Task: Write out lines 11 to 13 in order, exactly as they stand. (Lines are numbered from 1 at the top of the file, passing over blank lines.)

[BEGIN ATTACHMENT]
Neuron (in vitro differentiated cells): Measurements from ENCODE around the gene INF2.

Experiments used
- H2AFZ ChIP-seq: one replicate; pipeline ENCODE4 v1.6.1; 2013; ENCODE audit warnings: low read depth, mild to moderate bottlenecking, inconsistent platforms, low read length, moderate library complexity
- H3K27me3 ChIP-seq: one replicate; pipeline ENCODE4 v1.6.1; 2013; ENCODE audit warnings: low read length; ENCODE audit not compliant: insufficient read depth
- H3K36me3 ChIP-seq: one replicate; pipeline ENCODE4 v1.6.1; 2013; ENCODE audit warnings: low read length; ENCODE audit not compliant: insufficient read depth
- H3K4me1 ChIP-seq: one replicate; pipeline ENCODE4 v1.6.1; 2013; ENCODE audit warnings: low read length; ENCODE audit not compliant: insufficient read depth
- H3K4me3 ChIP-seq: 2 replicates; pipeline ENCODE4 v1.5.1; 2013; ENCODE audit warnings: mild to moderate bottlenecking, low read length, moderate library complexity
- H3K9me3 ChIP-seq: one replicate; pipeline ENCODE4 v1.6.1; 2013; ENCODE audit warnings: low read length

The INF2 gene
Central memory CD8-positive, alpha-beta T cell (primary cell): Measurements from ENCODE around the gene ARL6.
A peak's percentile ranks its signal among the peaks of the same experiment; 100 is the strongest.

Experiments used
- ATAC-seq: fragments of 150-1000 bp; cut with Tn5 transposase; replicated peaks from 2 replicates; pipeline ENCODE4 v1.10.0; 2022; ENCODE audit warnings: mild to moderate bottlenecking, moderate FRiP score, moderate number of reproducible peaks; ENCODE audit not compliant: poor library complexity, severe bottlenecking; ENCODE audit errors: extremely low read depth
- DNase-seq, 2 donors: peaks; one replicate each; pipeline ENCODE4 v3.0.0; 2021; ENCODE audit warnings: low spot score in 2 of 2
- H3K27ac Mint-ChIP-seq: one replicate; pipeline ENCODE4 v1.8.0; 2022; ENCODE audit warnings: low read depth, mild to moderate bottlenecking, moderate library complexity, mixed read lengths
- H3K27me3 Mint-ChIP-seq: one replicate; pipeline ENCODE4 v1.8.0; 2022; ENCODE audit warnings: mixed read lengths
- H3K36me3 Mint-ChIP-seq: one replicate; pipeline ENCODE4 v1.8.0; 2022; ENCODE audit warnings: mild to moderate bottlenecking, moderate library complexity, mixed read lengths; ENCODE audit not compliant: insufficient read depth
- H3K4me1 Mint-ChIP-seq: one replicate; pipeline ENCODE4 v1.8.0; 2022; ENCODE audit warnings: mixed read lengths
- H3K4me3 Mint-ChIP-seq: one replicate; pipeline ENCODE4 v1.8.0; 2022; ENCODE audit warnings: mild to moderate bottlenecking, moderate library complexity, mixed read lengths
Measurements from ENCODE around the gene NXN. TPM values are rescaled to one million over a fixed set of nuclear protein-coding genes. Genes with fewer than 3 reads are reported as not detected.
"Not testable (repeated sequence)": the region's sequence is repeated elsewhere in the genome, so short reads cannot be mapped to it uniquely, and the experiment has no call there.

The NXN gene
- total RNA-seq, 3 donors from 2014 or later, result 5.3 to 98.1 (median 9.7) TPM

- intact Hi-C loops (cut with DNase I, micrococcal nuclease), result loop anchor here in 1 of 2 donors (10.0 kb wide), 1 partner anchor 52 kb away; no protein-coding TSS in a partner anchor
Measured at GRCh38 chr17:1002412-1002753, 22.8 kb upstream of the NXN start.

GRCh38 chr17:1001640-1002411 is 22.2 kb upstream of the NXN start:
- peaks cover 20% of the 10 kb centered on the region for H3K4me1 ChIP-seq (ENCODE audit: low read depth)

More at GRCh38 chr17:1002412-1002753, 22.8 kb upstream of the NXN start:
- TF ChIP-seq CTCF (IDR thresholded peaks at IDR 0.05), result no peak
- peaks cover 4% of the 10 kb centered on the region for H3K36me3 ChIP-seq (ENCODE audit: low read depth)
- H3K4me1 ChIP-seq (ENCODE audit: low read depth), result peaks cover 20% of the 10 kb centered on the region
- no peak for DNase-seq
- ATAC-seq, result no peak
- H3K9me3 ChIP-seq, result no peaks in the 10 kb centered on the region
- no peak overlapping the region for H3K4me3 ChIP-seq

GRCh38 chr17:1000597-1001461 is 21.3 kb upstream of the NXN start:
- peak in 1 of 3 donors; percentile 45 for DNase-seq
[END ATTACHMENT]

A peak's percentile ranks its signal among the peaks of the same experiment; 100 is the strongest.

Experiments used
- ATAC-seq: fragments of 150-1000 bp; cut with Tn5 transposase; replicated peaks from 2 replicates; pipeline ENCODE4 v1.10.0; 2022; ENCODE audit warnings: mild to moderate bottlenecking, moderate FRiP score, moderate number of reproducible peaks; ENCODE audit not compliant: poor library complexity, severe bottlenecking; ENCODE audit errors: extremely low read depth